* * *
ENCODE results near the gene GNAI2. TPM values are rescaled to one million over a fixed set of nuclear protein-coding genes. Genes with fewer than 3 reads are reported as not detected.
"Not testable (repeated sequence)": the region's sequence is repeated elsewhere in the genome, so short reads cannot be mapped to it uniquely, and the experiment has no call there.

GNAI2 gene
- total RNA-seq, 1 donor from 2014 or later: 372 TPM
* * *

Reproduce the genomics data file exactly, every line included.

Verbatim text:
ENCODE results near the gene GNAI2. TPM values are rescaled to one million over a fixed set of nuclear protein-coding genes. Genes with fewer than 3 reads are reported as not detected.
"Not testable (repeated sequence)": the region's sequence is repeated elsewhere in the genome, so short reads cannot be mapped to it uniquely, and the experiment has no call there.

GNAI2 gene
- total RNA-seq, 1 donor from 2014 or later: 372 TPM